Human Monoclonal Antibodies to monitor Antigenic Drift in Influenza Virus

Supervisors:  Prof Alain Townsend and Dr Pramila Rijal

Background
Influenza virus incorporates frequent mutations in its genome (antigenic drift) via which the virus defies the host antibody response, requiring update of the seasonal vaccine regularly. WHO Influenza Collaborating Centres select a vaccine strain for every season, based on the evolving viral sequences and antigenicity for ferrets. Ferret antisera raised to selected viruses are tested for neutralization and haemagglutination inhibition (HI) to define the antigenic relatedness of newly emerging strains. However, ferret antisera behave differently from human sera sometimes, and there is a need for improved methods for vaccine strain selection.

We have shown that human monoclonal antibodies, isolated from vaccinated or infected donors, can be used as tools to recapitulate antigenic drift in vitro (Huang et al 2015). This would provide additional information to existing methods for the selection of seasonal vaccine virus, and may be able to predict the course of viral evolution.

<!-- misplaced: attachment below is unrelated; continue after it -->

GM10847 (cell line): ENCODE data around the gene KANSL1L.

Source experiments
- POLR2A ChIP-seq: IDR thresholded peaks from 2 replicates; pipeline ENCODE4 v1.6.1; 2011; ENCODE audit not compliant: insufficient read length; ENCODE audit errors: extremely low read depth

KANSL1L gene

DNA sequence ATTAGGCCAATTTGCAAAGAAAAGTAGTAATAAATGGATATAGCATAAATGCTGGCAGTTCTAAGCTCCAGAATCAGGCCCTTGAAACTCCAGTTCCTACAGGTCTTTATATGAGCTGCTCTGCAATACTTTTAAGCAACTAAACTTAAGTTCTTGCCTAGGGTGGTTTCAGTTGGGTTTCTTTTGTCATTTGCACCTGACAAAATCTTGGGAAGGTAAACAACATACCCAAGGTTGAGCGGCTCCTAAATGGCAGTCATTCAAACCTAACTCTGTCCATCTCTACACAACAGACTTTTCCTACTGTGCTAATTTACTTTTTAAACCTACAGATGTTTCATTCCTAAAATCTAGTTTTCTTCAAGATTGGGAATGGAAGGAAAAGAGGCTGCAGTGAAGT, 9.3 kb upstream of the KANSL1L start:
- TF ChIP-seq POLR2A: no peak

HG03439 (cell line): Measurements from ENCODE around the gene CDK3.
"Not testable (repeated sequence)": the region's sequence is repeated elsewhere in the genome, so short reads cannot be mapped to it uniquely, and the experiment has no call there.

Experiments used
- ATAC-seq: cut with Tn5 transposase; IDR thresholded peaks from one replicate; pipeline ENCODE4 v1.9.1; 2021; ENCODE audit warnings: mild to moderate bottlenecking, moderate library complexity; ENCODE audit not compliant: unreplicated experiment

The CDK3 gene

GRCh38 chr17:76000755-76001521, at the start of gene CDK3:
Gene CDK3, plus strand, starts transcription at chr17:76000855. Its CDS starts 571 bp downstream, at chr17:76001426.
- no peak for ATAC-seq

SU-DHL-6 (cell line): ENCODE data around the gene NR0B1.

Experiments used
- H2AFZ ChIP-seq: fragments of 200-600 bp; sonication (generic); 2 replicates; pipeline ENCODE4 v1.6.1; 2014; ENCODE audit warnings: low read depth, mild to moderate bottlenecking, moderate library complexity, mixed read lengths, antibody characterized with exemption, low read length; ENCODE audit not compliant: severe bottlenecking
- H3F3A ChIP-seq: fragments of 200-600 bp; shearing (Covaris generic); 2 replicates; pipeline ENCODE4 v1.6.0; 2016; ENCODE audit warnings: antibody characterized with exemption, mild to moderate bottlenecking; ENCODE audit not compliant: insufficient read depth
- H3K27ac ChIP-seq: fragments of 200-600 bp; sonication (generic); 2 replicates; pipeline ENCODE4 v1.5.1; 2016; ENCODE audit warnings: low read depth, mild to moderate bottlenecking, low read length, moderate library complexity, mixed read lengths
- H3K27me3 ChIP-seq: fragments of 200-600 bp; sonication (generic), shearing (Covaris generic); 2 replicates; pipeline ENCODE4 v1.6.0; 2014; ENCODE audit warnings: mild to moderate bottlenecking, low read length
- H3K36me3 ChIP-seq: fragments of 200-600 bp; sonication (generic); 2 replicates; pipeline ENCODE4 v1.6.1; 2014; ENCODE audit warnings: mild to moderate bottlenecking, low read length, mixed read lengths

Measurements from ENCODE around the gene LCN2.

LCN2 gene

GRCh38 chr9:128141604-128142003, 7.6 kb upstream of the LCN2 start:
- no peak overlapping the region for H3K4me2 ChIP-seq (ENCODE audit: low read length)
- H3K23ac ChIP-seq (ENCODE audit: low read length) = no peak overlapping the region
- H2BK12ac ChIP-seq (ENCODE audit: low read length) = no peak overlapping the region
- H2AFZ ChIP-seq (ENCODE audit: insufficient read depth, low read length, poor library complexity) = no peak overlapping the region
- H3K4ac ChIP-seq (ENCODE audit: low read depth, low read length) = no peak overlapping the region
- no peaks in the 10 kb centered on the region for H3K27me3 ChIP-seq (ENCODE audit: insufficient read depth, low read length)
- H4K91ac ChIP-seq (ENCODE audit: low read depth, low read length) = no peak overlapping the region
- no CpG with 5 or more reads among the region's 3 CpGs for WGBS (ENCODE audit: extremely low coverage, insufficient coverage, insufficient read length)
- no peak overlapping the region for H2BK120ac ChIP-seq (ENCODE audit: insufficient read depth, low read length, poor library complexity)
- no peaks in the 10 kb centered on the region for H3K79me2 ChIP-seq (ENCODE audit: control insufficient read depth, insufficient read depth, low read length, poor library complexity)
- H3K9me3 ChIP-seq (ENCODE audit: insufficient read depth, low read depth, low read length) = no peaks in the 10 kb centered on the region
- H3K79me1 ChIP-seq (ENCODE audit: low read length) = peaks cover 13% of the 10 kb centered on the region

Project
The project will involve isolation of human monoclonal antibodies from vaccinated and infected donors, and use them along with additional antibodies isolated by our collaborators in Taiwan and China to study antigenic drift in circulating seasonal H1N1 and H3N2 influenza viruses. We will also look at the sera from different age cohorts to identify the dominant focused immune responses to certain epitopes in the population.

This is a collaborative project with the Crick Worldwide Influenza Centre, where we aim to develop panels of informative antibodies that can be distributed to the WHO Collaborative Centres around the world to compare with the standard ferret antisera.

The student will learn and gain experience in single cell sorting by FACS, PCR and cloning of genes, antibody expression and purification and testing by immunofluorescence, ELISA, neutralisation and haemagglutinin inhibition assays.

For further information, please contact Prof Alain Townsend or Dr Pramila Rijal